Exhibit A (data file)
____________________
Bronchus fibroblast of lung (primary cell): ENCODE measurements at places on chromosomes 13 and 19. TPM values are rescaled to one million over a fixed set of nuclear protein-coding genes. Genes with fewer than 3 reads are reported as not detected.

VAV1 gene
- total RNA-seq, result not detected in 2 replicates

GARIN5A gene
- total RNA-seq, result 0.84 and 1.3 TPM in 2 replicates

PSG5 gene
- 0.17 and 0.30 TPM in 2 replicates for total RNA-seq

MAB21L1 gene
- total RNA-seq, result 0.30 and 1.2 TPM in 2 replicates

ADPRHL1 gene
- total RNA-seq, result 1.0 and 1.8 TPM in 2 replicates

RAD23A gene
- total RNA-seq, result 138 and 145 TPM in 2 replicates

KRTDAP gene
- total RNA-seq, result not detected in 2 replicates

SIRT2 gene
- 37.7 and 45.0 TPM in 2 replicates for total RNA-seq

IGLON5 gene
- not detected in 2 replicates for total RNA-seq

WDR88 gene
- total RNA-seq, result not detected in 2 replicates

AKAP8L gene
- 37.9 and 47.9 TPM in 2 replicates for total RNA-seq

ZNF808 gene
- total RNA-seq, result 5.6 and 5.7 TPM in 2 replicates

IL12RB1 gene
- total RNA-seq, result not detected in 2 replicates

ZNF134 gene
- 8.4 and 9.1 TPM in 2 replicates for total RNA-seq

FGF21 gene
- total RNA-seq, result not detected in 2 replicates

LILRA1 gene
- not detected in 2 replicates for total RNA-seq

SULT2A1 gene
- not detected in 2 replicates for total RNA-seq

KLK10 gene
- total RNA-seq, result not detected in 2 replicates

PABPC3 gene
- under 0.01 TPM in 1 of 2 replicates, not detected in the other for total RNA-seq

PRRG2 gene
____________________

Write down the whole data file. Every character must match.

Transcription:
Bronchus fibroblast of lung (primary cell): ENCODE measurements at places on chromosomes 13 and 19. TPM values are rescaled to one million over a fixed set of nuclear protein-coding genes. Genes with fewer than 3 reads are reported as not detected.

VAV1 gene
- total RNA-seq, result not detected in 2 replicates

GARIN5A gene
- total RNA-seq, result 0.84 and 1.3 TPM in 2 replicates

PSG5 gene
- 0.17 and 0.30 TPM in 2 replicates for total RNA-seq

MAB21L1 gene
- total RNA-seq, result 0.30 and 1.2 TPM in 2 replicates

ADPRHL1 gene
- total RNA-seq, result 1.0 and 1.8 TPM in 2 replicates

RAD23A gene
- total RNA-seq, result 138 and 145 TPM in 2 replicates

KRTDAP gene
- total RNA-seq, result not detected in 2 replicates

SIRT2 gene
- 37.7 and 45.0 TPM in 2 replicates for total RNA-seq

IGLON5 gene
- not detected in 2 replicates for total RNA-seq

WDR88 gene
- total RNA-seq, result not detected in 2 replicates

AKAP8L gene
- 37.9 and 47.9 TPM in 2 replicates for total RNA-seq

ZNF808 gene
- total RNA-seq, result 5.6 and 5.7 TPM in 2 replicates

IL12RB1 gene
- total RNA-seq, result not detected in 2 replicates

ZNF134 gene
- 8.4 and 9.1 TPM in 2 replicates for total RNA-seq

FGF21 gene
- total RNA-seq, result not detected in 2 replicates

LILRA1 gene
- not detected in 2 replicates for total RNA-seq

SULT2A1 gene
- not detected in 2 replicates for total RNA-seq

KLK10 gene
- total RNA-seq, result not detected in 2 replicates

PABPC3 gene
- under 0.01 TPM in 1 of 2 replicates, not detected in the other for total RNA-seq

PRRG2 gene